Easy setup for image-based lighting (IBL);
Importance sampling of the dome texture for fast and clean results;
Support for photon mapping for fast and accurate caustic effects.


In the following example, we will show how this works with an HDR image.



Initial position of the dome-light.
The Y axis is perpendicular to the ground plane.


Rendered image




Position 1
This time the dome is rotated along its Y axis to 90 degrees. Notice this has no effect, as the dome is using the same part of the HDRI.


Rendered image




Position 2
The dome is rotated along its X axis to 90 degrees. Now the dome uses another part of the HDRI.


Rendered image




Now we are going to show how rotating the HDRI can also affect the rendered image. We will rotate the HDRI from the Hypershade by selecting the VRayPlaceEnvTex node.




The default position of the Dome Light.
Rotating the HDRI to -90 degrees. Now the dome obviously uses some of its the darker areas.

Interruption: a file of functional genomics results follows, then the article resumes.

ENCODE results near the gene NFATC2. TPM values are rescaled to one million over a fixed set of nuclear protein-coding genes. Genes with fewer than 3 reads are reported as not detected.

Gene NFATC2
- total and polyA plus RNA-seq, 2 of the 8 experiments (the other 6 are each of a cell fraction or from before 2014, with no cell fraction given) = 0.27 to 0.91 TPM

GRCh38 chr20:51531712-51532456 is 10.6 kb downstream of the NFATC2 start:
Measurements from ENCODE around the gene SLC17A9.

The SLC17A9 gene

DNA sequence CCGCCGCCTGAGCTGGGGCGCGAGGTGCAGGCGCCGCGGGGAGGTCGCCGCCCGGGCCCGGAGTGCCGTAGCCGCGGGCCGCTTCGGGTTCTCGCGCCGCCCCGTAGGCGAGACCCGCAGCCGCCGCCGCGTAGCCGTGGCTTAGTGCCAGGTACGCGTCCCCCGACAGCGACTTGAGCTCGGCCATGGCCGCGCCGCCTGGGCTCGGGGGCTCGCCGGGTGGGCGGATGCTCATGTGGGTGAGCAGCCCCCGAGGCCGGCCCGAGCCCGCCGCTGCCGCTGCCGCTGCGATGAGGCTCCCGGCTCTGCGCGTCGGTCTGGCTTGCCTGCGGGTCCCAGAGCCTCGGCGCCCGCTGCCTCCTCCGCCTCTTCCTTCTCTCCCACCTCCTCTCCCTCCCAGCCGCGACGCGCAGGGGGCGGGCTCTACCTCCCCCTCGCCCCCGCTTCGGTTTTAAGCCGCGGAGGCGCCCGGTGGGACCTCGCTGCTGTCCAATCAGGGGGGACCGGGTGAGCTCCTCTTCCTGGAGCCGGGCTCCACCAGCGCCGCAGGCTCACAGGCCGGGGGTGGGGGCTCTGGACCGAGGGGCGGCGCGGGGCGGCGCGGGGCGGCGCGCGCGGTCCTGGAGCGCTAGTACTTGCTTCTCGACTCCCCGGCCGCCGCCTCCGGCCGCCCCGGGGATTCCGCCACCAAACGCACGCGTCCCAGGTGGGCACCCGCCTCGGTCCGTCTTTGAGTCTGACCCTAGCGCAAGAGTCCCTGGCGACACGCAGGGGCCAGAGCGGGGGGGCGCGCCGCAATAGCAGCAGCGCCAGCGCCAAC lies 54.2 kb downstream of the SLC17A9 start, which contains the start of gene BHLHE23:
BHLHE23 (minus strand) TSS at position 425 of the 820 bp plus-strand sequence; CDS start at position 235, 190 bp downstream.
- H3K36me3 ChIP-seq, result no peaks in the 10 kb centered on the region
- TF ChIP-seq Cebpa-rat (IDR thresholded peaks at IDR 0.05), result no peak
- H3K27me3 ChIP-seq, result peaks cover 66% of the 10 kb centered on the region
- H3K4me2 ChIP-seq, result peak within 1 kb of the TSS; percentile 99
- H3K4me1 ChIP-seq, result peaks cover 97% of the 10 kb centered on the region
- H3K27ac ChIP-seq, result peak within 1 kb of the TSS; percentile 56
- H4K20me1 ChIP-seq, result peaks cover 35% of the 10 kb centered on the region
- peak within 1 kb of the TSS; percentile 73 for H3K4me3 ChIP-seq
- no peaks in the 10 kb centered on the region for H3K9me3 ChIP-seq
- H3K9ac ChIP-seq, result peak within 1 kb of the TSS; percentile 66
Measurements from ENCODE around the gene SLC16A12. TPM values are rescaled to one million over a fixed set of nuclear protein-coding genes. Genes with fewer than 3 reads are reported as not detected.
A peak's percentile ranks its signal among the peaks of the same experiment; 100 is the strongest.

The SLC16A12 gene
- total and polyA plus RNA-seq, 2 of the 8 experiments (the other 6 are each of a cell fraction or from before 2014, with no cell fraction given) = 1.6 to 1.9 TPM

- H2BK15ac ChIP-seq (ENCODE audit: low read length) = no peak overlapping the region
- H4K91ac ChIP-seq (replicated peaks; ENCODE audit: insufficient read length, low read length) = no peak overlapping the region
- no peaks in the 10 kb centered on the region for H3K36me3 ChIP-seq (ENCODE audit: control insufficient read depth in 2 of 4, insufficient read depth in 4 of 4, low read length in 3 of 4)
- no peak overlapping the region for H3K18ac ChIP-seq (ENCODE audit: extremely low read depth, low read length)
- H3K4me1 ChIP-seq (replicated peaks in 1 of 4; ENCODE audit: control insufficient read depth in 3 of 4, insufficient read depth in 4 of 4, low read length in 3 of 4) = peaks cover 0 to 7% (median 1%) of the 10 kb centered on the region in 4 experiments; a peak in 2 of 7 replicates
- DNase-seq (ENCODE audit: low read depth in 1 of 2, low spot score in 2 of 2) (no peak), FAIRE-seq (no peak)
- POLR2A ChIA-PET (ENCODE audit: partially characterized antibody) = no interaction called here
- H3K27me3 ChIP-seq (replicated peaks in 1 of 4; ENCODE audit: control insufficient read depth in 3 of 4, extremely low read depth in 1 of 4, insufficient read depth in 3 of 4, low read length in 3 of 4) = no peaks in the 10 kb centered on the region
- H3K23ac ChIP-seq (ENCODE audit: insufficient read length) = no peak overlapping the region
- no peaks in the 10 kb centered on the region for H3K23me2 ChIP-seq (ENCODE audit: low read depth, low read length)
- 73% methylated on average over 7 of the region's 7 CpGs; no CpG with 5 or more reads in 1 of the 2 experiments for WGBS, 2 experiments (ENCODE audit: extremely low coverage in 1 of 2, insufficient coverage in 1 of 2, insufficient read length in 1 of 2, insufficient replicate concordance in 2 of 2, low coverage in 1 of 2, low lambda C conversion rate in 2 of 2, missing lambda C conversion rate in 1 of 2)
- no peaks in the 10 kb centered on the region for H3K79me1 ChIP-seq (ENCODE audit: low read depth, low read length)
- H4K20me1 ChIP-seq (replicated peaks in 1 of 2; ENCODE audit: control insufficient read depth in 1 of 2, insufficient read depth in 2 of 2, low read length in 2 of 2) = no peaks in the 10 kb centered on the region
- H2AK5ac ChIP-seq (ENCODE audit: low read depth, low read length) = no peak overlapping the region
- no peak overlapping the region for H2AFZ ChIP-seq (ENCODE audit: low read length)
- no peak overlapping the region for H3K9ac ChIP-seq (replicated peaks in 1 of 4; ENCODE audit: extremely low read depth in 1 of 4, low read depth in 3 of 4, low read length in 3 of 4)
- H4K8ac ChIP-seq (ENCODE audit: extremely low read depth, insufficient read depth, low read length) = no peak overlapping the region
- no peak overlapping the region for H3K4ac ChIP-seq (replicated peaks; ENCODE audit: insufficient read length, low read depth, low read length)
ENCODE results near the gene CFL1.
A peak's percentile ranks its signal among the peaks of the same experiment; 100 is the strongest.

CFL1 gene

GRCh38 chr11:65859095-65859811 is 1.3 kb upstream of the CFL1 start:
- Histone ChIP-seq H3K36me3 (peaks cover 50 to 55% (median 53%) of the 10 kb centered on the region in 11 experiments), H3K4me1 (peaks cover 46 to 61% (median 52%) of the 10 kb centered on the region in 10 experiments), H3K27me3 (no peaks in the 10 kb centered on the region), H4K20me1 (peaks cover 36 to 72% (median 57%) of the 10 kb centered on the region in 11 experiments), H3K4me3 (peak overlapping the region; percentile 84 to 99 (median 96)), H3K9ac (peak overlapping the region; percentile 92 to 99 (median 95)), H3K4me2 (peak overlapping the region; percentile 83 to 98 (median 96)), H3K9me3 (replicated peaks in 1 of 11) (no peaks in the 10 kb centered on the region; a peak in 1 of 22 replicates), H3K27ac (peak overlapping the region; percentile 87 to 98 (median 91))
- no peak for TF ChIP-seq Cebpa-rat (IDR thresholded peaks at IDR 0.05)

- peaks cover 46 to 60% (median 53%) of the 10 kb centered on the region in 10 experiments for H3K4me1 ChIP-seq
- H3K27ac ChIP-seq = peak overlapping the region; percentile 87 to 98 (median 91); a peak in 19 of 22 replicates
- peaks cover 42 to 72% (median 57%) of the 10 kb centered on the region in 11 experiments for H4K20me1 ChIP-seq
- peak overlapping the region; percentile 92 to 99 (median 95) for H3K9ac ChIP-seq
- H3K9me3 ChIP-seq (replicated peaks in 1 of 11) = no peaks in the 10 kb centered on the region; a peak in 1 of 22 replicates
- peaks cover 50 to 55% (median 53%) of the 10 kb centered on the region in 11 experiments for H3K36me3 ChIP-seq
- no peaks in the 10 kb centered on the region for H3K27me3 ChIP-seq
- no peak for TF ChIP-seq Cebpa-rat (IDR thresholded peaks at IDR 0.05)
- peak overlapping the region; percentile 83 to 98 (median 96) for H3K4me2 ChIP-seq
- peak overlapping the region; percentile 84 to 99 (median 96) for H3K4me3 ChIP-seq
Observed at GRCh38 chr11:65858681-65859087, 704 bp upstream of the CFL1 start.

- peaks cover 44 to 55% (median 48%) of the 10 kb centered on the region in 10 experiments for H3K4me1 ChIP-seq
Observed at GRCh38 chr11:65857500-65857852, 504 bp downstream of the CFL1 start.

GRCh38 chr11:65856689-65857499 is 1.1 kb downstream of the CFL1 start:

Rendered image




This time we will rotate the map in the opposite direction.




The default position of the Dome Light.
Rotating the HDRI to 90 degrees. Now the dome obviously uses some of its brighter areas.


Rendered image




We will go further, adding some vertical rotation to the HDRI.




The default position of the Dome Light.
Adding 90 degrees vertical rotation to the HDRI. See how light and shadows have changed a lot.


Rendered image




Rendered image


Rendered image





Example: IBL and Caustics


Caustics Off


Caustics on




Other caustics examples:







  • VRayLightDome lighting and shadowing is not yet supported in Viewport 2.0.